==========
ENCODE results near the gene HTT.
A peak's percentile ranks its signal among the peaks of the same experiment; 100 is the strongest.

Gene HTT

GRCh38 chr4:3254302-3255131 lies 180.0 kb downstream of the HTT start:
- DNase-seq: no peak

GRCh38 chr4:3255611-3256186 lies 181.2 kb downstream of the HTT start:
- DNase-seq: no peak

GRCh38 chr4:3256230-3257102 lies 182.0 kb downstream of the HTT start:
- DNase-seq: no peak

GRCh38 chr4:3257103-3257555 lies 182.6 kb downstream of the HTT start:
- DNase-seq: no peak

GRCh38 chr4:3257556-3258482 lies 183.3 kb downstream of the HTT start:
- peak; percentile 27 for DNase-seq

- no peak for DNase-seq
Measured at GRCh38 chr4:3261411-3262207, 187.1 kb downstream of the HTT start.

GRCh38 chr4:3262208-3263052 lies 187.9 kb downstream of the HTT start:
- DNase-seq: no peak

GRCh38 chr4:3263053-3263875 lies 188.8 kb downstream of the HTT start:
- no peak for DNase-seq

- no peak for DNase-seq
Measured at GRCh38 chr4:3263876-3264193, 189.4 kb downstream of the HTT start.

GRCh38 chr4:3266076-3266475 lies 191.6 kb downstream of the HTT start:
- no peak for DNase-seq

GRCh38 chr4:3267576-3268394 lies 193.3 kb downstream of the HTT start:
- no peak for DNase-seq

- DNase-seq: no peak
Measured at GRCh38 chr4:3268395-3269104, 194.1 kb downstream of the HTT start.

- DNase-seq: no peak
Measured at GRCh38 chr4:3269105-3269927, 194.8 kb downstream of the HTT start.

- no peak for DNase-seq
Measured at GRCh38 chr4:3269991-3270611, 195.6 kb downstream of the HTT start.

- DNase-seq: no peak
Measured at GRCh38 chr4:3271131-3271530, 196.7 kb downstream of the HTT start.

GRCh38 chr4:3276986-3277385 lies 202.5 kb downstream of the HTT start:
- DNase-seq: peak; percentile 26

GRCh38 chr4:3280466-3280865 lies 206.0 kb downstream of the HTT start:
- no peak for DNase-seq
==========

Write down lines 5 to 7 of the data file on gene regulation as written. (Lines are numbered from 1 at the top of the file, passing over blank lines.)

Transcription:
- DNase-seq: no peak

GRCh38 chr4:3255611-3256186 lies 181.2 kb downstream of the HTT start:
- DNase-seq: no peak